The Siberian husky is an impressive athlete and a loyal companion. Bred to both pull sleds in the unforgiving tundra, and keep the native Chukchi people company, they have dynamic and appealing personalities. These dogs are undeniably beautiful, yet they can test their owners’ patience if they are not given enough exercise. Read on to learn more about the Siberian husky.
Description of the Siberian Husky
This breed is sleek and athletic. They are known for their thick, impressive coats, which can give them the appearance of wolves – but they’re much smaller and have curly tails. One look into their friendly eyes gives away their true personality, though. Many people are particularly fond of blue-eyed huskies, but brown eyes are also common. They can be white, or a mix of white and agouti, black, red, or sable.
Their double coat performs well in snow, although many huskies today are happy performing jobs in at least marginally warmer parts of the world. The Siberian husky is a well-loved breed, perhaps most famous for pulling sleds through Alaska to deliver life-saving serum to diphtheria patients.
Life Expectancy and Size
Huskies have a promising life expectancy, and are generally quite healthy dogs. In fact, many live between 12 and 14 years, as much has many smaller breeds.
They are medium-sized dogs, standing between 20 and 24 inches at the shoulder. Although muscular, they do not carry a lot of weight. After all, they were bred for endurance, and needed to pull heavy loads across long distances. Most Siberian huskies weigh between 35 and 60 pounds.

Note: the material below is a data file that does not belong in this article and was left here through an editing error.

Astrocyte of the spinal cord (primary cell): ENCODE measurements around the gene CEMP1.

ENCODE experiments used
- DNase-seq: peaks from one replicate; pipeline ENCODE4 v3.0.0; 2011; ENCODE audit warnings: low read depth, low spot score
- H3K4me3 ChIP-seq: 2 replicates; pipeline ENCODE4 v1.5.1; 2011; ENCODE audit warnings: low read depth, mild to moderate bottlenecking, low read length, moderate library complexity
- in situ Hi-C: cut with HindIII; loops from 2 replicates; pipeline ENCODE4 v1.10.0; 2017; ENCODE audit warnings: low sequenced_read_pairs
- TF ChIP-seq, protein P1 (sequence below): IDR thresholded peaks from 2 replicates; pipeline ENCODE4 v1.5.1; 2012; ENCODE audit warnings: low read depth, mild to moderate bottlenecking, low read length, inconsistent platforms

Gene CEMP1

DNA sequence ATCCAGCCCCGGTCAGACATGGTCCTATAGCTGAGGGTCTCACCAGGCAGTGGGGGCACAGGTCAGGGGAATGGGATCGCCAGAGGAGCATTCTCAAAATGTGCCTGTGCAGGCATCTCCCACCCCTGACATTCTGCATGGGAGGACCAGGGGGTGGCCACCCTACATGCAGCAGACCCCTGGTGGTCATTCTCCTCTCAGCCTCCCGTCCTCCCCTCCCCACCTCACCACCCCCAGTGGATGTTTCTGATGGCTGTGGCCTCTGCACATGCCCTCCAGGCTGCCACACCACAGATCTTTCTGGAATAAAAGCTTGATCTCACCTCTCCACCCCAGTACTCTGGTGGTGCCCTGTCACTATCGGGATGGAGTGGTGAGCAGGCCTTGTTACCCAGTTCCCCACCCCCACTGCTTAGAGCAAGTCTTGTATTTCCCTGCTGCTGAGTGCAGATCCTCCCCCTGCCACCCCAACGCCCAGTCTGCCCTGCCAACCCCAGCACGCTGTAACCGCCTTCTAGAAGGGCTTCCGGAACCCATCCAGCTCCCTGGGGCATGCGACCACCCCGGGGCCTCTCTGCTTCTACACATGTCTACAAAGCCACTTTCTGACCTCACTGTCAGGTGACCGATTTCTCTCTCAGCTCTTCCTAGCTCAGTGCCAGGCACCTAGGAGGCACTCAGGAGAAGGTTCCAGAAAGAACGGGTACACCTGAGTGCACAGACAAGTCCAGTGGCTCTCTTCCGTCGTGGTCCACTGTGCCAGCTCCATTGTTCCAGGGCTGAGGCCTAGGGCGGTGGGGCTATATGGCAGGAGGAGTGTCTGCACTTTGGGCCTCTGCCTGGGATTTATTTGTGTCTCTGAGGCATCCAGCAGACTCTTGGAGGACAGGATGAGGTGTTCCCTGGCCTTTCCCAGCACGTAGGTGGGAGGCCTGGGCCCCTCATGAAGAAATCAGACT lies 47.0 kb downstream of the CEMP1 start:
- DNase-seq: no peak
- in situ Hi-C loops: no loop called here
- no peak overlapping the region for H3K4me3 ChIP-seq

Despite their wolf-like visage, the Siberian husky is not the best guard dog. They are too friendly! With such easygoing personalities, they are more likely to lick intruders than chase them off. This does not mean, however, that the dogs are not loyal. They tend to bond strongly with humans.
Training this breed can be a mixed bag.
On the one hand, Siberian huskies were bred to work. As sled dogs, they have shown that they can take direction impeccably, and work as a team to wonderful results. That said, their “job” as a sled dog is more to run and follow routes than to listen to myriad commands. Bred to run, many love to do just that, but sometimes at very inopportune moments.
Begin training early to teach a young husky how to behave before he becomes a problem. These are very social creatures, and can excel in puppy classes where they are allowed to learn with other dogs. Their owners should be determined yet calm, as these dogs do not do well with harsh tones. They prefer positive reinforcement and rewards-based methods.
Huskies are high energy, and absolutely need to get enough exercise. Otherwise, it should be expected that they will begin bouncing off the walls. It is important to stimulate both mind and body with a huskies, which is why they enjoy having jobs.
However, once the work day is over, this breed can be surprisingly calm. Many are able to lounge around the house just fine when their extensive exercise needs are being met. When under-exercised, Siberian huskies will often howl, bark, dig, or chew for hours each day.
What Living with a Siberian Husky is Like
It can be very enjoyable to live with a Siberian husky. For those that can offer the dogs work, they can become unparalleled athletes that excel at many endurance sports. Still, at home, they are giant love bugs that adore their families.
Although the Siberian husky is not the most hyperactive breed, they can be rambunctious. This is especially true of younger dogs. They definitely aren’t couch potatoes!